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‘I can’t sleep. I’m always waiting for a bad phone call,’ says Afghan refugee living in Cork as he watches crisis unfold at home

Immigrant support centres receive a number of queries from Afghan nationals living in Ireland, who are desperately seeking information on sponsoring family members to come as refugees as the crisis in Afghanistan escalates

All Ahmed can do is sit by the phone and brace himself for the worst.

A widowed father of four, the Afghan refugee is considered enemy number one of the Taliban after serving as a major in the Afghan Special Forces before he fled to Ireland as a refugee in 2016.

Now living in Cork, Ahmed – not his real name – fears his family, including his siblings, his elderly parents and extended family members will be tortured or killed after the Taliban took over his family’s village in Paktia province three weeks ago.

Ahmed survived four attempts on his life by the Taliban before he fled to Ireland. But not before they shot and killed his 27-year-old brother in front of his wife and two children, whom he now supports financially from Ireland.

And he fears other family members could be next.

"They think I’m an infidel,” he told Independent.ie. "They have no mercy for us.

"I know loads of people in the police force who were dragged out of their homes and shot in front of their wife and kids,” he said.

"I know one person from my village who went home for Eid and was shot while he was in the mosque,” he said, referring to the Islamic religious holiday marking the end of Ramadan.

His uncle was threatened by Taliban insurgents last week who demanded to know Ahmed’s whereabouts.

And he fears they won’t stop at threats.

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"I have no comfort. I can’t sleep. I am always waiting for a bad phone call,” he said.

"I never wanted to see the this day, where they have taken over my home village.”

As for his family in Afghanistan, they live in constant fear. They won’t leave the house after 4pm and if they must go out, they travel in groups of two or three and carry weapons, he said.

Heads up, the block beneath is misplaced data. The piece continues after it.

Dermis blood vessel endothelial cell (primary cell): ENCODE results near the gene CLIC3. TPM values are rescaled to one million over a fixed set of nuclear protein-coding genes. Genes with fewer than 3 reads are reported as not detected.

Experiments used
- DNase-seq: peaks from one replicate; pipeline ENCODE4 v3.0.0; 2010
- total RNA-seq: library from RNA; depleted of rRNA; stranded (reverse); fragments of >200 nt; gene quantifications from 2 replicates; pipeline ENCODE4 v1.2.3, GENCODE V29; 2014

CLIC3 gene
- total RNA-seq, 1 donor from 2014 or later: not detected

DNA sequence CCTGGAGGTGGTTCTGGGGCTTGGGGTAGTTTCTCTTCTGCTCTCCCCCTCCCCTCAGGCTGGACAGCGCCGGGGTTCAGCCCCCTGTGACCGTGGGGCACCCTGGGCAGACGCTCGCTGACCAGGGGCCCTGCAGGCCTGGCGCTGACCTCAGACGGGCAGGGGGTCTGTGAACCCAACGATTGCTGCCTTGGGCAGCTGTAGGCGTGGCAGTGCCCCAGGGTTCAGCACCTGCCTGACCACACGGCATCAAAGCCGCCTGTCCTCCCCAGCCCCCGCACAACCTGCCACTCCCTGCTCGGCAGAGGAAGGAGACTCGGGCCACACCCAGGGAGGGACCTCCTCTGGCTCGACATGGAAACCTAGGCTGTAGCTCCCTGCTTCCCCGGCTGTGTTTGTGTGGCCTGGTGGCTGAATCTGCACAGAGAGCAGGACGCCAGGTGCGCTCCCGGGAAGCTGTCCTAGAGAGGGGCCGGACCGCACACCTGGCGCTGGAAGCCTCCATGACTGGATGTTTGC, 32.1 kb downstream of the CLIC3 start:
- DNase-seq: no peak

And while he and his Afghan-born children, aged between 13 and 19, are safe in Ireland, they are devastated by what his happening at home and have stopped watched the news about their homeland because it is too upsetting.

“I was using Facebook but I had to delete it because all I saw was blood and killing,” he added.

Meanwhile, a spokeswoman for the NASC immigrant support centre in Cork said it has received a number of queries from Afghan nationals living in Ireland, predominantly in Dublin, Cork and Waterford, who are desperately seeking information on sponsoring family members to come to Ireland as refugees as the crisis in Afghanistan escalates.

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Farzia, 28, who lost her husband in Baghlan one week ago to fighting by the Taliban sits with her children, Subhan, 5, and Ismael ,2, in a tent at a makeshift IDP camp in Share-e-Naw park to various mosques and schools (Photo by Paula Bronstein/Getty Images)

Farzia, 28, who lost her husband in Baghlan one week ago to fighting by the Taliban sits with her children, Subhan, 5, and Ismael ,2, in a tent at a makeshift IDP camp in Share-e-Naw park to various mosques and schools (Photo by Paula Bronstein/Getty Images)